Besides the CT and RT mentioned above in treatment of cancers, some pharmacological approaches that interfere with classical cell cycle molecules or mitogenic pathways have been examined in cancer and CNS disease therapies (Table 1). Therapies directed at any component inhibiting the cell cycle must be as specific as possible considering cell cycle re-entry contributes to the proliferation of tumor cells, the death of mature neurons, and the genesis of NPCs in adult brain. Therefore, any therapeutics that prevent tumor growth and/or neuronal death by blocking cell cycle re-entry may have limited benefit because they may impair neurogenesis and thus lead to cognitive side effects. This may provide at least a partial explanation for the questionable efficacy of some currently approved drugs, such as the NMDA receptor modulator Memantine, in the clinical treatment of AD , since NMDA receptor inhibition has been shown to block progenitor cell proliferation and lead to impaired neurogenesis .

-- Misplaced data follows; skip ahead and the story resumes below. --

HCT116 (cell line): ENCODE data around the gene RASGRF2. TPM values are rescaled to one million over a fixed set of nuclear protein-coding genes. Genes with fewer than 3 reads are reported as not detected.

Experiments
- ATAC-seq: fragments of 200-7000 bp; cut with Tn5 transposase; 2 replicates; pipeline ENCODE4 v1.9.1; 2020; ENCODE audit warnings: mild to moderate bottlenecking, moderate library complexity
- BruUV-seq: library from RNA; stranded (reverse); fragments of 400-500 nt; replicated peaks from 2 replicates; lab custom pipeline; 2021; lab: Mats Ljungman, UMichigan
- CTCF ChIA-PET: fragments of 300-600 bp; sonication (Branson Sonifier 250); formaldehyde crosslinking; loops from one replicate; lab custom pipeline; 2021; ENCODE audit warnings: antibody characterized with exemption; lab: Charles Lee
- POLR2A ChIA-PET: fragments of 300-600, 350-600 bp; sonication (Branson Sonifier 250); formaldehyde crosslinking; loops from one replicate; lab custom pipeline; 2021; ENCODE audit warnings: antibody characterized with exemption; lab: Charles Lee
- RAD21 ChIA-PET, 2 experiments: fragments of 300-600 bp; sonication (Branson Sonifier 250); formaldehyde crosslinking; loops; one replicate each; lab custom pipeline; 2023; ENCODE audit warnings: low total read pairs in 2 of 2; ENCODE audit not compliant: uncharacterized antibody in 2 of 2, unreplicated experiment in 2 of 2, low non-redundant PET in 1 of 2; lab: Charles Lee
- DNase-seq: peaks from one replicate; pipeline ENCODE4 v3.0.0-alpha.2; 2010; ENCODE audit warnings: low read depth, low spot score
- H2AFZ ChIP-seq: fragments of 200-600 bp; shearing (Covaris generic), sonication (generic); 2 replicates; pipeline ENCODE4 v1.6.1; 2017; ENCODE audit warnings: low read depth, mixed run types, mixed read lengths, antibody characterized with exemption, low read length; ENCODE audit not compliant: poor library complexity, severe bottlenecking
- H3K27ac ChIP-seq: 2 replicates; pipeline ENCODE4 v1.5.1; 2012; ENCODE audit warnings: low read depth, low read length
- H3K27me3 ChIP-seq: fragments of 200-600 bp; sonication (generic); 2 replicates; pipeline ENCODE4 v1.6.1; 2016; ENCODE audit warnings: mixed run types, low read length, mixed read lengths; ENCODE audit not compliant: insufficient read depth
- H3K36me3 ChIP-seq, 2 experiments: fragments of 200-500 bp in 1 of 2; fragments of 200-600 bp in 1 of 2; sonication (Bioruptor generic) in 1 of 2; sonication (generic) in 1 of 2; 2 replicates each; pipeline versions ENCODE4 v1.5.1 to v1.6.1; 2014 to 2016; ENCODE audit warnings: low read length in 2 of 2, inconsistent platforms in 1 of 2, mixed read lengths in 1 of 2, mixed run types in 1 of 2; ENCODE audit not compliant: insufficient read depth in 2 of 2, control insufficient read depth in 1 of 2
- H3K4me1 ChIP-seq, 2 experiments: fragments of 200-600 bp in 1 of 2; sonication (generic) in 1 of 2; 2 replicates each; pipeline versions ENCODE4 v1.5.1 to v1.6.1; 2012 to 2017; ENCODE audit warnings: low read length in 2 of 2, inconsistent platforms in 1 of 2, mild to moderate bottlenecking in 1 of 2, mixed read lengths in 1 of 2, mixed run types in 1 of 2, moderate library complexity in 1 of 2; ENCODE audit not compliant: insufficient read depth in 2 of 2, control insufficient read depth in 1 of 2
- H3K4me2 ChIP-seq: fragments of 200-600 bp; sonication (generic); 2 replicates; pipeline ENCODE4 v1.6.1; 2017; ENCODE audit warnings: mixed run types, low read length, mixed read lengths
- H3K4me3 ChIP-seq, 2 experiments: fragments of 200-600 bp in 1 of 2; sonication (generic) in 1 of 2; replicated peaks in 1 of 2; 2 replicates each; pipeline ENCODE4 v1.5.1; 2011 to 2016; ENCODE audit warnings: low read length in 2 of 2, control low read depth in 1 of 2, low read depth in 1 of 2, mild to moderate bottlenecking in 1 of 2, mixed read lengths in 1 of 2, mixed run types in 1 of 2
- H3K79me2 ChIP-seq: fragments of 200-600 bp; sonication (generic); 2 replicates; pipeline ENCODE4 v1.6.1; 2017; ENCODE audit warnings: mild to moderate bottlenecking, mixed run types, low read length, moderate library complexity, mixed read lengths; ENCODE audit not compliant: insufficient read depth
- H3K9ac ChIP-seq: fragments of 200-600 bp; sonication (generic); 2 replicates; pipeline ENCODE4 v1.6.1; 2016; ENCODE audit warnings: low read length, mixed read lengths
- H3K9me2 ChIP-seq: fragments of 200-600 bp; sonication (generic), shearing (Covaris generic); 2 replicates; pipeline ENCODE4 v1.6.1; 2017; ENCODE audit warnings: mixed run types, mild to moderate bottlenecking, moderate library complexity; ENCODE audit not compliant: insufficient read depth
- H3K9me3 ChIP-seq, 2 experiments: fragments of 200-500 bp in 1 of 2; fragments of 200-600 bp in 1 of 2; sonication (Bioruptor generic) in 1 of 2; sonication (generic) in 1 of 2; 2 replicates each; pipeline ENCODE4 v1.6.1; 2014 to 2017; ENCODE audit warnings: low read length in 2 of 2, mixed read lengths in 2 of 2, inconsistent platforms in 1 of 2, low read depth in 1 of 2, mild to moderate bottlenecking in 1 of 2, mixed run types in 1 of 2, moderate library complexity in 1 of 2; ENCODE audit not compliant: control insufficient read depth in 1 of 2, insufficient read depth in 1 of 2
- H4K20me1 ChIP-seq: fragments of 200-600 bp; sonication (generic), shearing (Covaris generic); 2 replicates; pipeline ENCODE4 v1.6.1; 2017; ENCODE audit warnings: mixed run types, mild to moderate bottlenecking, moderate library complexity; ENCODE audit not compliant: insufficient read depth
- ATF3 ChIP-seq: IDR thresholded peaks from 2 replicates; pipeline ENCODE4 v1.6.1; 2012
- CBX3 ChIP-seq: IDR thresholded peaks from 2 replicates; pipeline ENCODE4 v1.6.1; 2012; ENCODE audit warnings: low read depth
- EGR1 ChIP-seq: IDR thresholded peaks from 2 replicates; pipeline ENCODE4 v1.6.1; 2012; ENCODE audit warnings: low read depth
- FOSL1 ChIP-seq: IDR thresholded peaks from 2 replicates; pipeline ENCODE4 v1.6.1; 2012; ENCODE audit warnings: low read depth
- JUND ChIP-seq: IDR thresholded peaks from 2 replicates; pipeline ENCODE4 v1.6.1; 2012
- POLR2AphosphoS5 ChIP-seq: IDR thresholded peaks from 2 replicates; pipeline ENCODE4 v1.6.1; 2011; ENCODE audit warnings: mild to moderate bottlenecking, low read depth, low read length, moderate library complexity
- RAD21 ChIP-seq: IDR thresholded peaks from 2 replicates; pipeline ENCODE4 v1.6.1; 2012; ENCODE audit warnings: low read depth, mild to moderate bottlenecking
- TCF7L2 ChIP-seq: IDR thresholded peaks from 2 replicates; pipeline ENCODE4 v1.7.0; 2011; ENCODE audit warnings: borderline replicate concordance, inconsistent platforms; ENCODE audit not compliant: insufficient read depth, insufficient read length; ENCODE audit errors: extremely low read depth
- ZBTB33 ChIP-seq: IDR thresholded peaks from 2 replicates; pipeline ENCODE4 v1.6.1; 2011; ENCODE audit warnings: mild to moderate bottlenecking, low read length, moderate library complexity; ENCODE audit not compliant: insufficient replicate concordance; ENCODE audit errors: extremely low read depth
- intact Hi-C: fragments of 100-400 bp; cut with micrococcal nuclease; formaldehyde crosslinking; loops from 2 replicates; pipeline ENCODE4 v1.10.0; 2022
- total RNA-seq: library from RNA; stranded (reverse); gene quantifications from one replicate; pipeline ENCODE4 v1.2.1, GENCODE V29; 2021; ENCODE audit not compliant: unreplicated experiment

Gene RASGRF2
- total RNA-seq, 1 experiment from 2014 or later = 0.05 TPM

The cognitive side effects may be explained by the fact that current cell cycle inhibition strategies are not cell specific and also block the proliferation of important brain progenitor cells, thus impairing adult brain neurogenesis. If drugs that block the cell cycle are used to kill tumor cells (in treatment of cancer) and/or help protect neurons (in treatment of CNS diseases), it is likely that compounds would need to directly (or indirectly) block tumor and neuronal cell cycle re-entry and yet not affect the ongoing process of neurogenesis. This will only be possible if the signaling mechanisms are different in NPCs that divide in the adult brain, versus tumor cells and neurons that re-enter the cell cycle irregularly.
Cancer and CNS diseases, two seemingly different disease types, at least in part share the common molecular pathology of cell cycle re-entry. With this knowledge in mind, novel insights into cell cycle inhibition strategies to be used in treatment of the “aberrant cell cycle diseases” may be made. Future studies aimed at better understanding the respective cell cycle pathways of tumor cells, neurons, and NPCs are probably necessary before choosing the best drug targets for treating certain “aberrant cell cycle diseases” so as to consider the most effective benefits to the patient without causing indirect harm in related, but different systems.
The authors acknowledge the support of the University of California Innovative Development Award (D. Z. Liu).